Its A miracle
By Editor of "Spirit of Medjugorje" Newsletter June Klins

As I slid into the pew of our new church on the first Friday of Lent this year, the woman in front of me spun around and exclaimed, "Jean, I have to give you a big hug." I realized who she was as soon as she wrapped her arms around me. It made no difference that she got my name wrong.

Flashback to another Friday of Lent one year ago: It was during the 8:30 A.M. Mass when it happened. During daily Mass at our church, the assembly has the opportunity to voice their petitions aloud during the Prayers of the Faithful. This particular day, a man who was a stranger to me called out, "For Paul Rosenthal, who has cancer." For some reason, which I did not understand at the time, I felt prompted to offer this man a medal of Our Lady of Medjugorje for his friend, even though I had very few medals left. So after Mass, I approached this man and his wife and asked if they thought their friend Paul would like a medal. They responded that their friend was not Catholic, but that his wife was, and that she would probably appreciate the medal. They explained that Paul was in very bad shape and that he felt very badly about leaving his wife behind because she was so dependent upon him. I said I would pray for him, as we parted company. The next day, when I saw them again, they said they were on their way to the hospital to give Paul the medal. I never saw them again until that first Friday in Lent this year.

Fast forward two months: It was Friday again, and I was reading the obituaries in the newspaper when a name I read struck a bell. The name was '"Paul Rosenthal." It took me a minute to figure out why that name was familiar, and then it hit me. Tears filled my eyes as I realized who he was. I felt so badly because I really had hoped for a miracle for him. I decided I would send his wife Norma a sympathy card, and suggest that she keep the medal for herself to give her strength through her grief. The next day, as I re-read the obituary to get her address, I noticed that Norma's maiden name was Wellington. I recognized that name, so I called my mother to ask her about it. "Don't you have relatives named Wellington?" I asked my mother. "Yes, " she replied, " that's my cousin, and her husband just died." I almost dropped the phone as I burst into tears. I had given a medal to a complete stranger to give to another complete stranger, and it turned out to be my second cousin! (Now one might think that subconsciously I would have recognized the names, but that side of the family never had family reunions, and my grandfather who was the link, had passed away many years previous to this. I really had no opportunity to meet or even hear about the Rosenthals.) This is not the end of the story, though.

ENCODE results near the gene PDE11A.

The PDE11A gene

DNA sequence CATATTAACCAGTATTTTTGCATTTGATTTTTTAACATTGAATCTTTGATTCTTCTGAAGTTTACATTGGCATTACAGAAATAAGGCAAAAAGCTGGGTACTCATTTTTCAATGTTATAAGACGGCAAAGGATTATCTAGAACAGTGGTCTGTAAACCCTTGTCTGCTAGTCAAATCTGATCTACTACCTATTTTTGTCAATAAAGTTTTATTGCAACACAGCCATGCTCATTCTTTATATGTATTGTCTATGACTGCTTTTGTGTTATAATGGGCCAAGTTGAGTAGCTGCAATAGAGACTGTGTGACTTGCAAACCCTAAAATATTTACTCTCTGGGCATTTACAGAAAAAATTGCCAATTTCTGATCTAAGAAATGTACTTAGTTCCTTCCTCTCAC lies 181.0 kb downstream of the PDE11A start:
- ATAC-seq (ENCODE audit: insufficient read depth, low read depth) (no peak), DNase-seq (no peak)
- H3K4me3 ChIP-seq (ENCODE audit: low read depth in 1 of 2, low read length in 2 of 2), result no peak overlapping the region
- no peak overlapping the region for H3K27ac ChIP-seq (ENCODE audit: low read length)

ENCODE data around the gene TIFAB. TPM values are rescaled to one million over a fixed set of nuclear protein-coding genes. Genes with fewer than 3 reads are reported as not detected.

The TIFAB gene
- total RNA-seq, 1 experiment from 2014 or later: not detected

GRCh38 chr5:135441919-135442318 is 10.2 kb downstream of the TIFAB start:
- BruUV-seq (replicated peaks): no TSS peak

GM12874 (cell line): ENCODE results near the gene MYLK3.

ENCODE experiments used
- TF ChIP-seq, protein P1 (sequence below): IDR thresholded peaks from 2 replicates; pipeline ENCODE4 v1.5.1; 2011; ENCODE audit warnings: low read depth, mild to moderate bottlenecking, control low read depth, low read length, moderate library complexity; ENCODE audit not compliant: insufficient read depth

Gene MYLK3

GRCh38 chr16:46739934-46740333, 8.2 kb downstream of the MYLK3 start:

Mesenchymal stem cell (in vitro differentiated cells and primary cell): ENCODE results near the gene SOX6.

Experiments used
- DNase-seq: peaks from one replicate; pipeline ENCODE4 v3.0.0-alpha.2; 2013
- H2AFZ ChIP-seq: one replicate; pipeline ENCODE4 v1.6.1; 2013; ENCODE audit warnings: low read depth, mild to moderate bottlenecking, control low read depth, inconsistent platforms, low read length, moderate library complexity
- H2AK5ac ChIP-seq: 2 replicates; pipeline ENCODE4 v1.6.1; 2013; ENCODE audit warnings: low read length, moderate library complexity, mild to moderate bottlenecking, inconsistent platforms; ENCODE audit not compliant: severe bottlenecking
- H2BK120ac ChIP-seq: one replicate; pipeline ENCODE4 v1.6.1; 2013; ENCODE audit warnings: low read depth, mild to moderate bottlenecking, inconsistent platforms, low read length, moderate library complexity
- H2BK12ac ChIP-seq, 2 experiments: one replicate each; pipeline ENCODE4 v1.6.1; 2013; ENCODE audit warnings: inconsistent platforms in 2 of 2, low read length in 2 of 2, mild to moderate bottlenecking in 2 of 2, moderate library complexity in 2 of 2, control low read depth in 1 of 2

After I composed myself, I wrote a note in the sympathy card explaining to Norma my relationship to her. About a week later, I got a thank you note from Norma, which said, "Dear June, Thank you for the lovely card and most all for the medal. Paul was wearing it when he died. He had just become Catholic a month before he died. Maybe that was his miracle!!" Talk about a flood of tears…..

The funny part of it is, when I read the obituary the first time I noticed that Paul was having a funeral Mass. I was surprised at that, since I remembered that he was not Catholic. I had secretly hoped that he had converted, so when I got the note from Norma confirming it, I was thrilled. I was simply in awe of how God used me for my part in this story.

Fast forward to March, this year: As I mentioned earlier, I never knew the names of the people to whom I originally gave the medal, and I never saw them again until that first Friday of Lent this year. The woman told me her name was Therese, that she and Norma are very close, and Norma wanted her to give me a big hug when she saw me. (It's funny that we didn't see each other for a whole year since we belong to the same parish.) Therese related to me that during the time that Paul was in the hospital dying of cancer, he kept praying to be healed, but after having received the medal, he completely changed. She said that after he got the medal, his only prayers were for a peaceful death. And his prayers were answered.

This story is my very favorite of all because it involves a spiritual healing. I don't know why it took me so long to write it down, since I have been telling people this story for a year now, but I guess the reason is that I needed to see Therese so that I could have the complete story.

And this is still not the end of this incredible story. As I sat down to write this, I found yet another surprise in Paul's obituary, which I had saved. I could not believe my eyes when I read his date of death. It was May 13. Not only was it one of Our Lady's feast days (Our Lady of Fatima), but last year it was also the feast of the Ascension! Thank you Mary and Jesus!

June Klins

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